The Warburg Effect - Basis of the PET scan
Cancer research is increasingly becoming the field of interest among researchers. The reason is simple; healthcare is based on trying to overcome the inevitable, but here is an entity that seemingly has only a negative outcome. In order to find a solution to something, the problem needs to be delineated, and that’s where the trajectory of current research is heading:
Efforts are underway simultaneously on how to diagnose, prognosticate, and manage these conditions better and on accurate follow-up to pick up recurrences. This was how Positron Emission Tomography, popularly called the PET scan, came into being; a very important tool to pick up metastasis and recurrences.
So how exactly does this PET scan work? Well for that, we need to understand a little bit about a cancer cell’s metabolism, more specifically to a concept called, the Warburg Effect.
The Warburg Effect, described by Otto Warburg in the early 20th century describes how the cancer cells use aerobic glycolysis as a source of their energy, rather than oxidative phosphorylation which is the more efficient process of cellular respiration.
Now before we understand the Warburg Effect itself, let’s talk a little about this 6-carbon molecule that seems to be the centre of this whole story: Glucose.
Glucose, a simple carbohydrate, is used by most of the cells as fuel to produce energy in the form of ATP. After a meal, the food that we eat gets broken down by the enzymes in the gut to simpler molecules that can be absorbed, one of which is glucose, and under the influence of Insulin, glucose gets transported into cells for energy production or storage as glycogen.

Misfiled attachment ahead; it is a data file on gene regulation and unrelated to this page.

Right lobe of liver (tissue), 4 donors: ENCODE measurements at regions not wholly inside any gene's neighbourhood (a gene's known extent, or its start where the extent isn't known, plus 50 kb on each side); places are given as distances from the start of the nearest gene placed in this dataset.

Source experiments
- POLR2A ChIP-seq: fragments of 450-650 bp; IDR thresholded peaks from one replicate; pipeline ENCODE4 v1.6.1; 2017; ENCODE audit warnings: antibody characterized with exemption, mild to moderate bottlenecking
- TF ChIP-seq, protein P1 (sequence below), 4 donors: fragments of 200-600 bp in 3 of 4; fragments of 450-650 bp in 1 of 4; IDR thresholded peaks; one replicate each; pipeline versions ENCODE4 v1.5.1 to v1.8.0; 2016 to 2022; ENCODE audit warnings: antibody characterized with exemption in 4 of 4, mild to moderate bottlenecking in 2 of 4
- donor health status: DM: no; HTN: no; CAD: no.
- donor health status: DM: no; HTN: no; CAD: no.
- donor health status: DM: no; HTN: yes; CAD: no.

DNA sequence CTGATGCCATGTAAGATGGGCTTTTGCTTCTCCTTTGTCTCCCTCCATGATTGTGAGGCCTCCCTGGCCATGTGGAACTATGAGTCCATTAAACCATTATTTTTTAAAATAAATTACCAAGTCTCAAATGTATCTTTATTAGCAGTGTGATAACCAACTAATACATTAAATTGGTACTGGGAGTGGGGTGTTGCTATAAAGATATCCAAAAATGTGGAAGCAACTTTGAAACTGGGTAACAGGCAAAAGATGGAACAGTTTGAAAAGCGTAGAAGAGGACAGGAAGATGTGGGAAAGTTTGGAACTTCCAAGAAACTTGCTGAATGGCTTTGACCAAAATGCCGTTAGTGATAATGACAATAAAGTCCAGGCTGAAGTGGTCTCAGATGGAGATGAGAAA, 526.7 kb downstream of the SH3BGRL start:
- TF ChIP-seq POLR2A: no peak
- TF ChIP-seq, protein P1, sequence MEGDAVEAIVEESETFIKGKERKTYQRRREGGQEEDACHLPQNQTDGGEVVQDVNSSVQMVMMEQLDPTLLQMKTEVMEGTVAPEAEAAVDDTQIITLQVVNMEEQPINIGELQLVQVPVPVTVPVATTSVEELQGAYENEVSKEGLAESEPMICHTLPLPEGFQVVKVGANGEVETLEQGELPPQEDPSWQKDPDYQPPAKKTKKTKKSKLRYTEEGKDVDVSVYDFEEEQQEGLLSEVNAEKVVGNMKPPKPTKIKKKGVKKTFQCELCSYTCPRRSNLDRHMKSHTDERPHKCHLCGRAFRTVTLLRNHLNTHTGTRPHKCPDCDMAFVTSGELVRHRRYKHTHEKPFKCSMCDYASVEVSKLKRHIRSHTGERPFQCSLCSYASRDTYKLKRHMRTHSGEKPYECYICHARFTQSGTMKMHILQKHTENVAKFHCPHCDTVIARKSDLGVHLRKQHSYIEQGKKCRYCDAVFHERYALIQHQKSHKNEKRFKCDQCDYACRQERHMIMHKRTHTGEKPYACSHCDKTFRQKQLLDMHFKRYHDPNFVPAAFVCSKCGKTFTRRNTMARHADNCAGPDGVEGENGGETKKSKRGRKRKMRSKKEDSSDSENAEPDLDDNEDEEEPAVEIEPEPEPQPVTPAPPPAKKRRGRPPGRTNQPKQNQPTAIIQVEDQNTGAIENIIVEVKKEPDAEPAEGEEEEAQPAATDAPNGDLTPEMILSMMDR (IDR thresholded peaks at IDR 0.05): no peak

To produce ATP, glucose needs to undergo a series of reactions inside the cell, from glycolysis in the cytoplasm, to the citric acid cycle and finally the oxidative phophorylation reactions in the mitochondria to produce ATP. At the end of this process, one molecule of glucose is used to generate 36 molecules of ATP. That’s a fairly efficient system.
In cancer cells however, even in the presence of oxygen, the cells don’t prefer to go through this entire process; it stops at glycolysis. The energy yield is only 2 ATP. This is called “aerobic glycolysis”, and this is exactly what the Warburg effect is.
Logically, a question pops up in our head:
Why does a rapidly dividing mass of disorganised cells opt a less efficient system?
When any cell divides, along with its genetic material being duplicated, all its cellular organelles and the cell membrane also need to get duplicated. So that means lipids, nucleic acids and other structural proteins need to be synthesised, and all these raw materials needed for these actions need to be pumped into the dividing cell.
In cancer cells, the end product of glycolysis, pyruvate, is shunted to creating all the molecules required to create 2 new cells, thus dividing faster than a non-cancerous cell, giving it a distinct survival advantage. Recent studies have suggested that the mutations responsible for carcinogenesis also up-regulate the mechanisms required for glucose uptake. Curiously, this glucose hunger is seen even in embryonic cells, which also tend to be rapidly dividing cells.
So, cancer cells are glucose hungry, and divide faster than a normal cell and this concept of “glucose hunger” forms the basis of PET scan. A radio-labelled glucose molecule is injected into the patient; naturally, the cancer cells pick these molecules up first, and this uptake is recorded by gamma cameras that show where the cancer cells are.
This increased glucose uptake and utilisation also explains why people with advanced malignancies have a loss of weight, a phenomenon called cancer cachexia and and depriving glucose is being researched as a potential therapy for cancers with high rates of cell division.
Author: Anirudh Murali (Facebook)
Sources and citations
1. 1. Kumar, Vinay, et al. “Chapter-5: Neoplasia.” Robbins Basic Pathology, 9th ed., Elsevier-Saunders, 2013, pp. 195–196
2. Seyfried, T N, et al. “Metabolic Therapy: a New Paradigm for Managing Malignant Brain Cancer.” Cancer Letters., U.S. National Library of Medicine, 28 Jan. 2015, www.ncbi.nlm.nih.gov/pubmed/25069036/.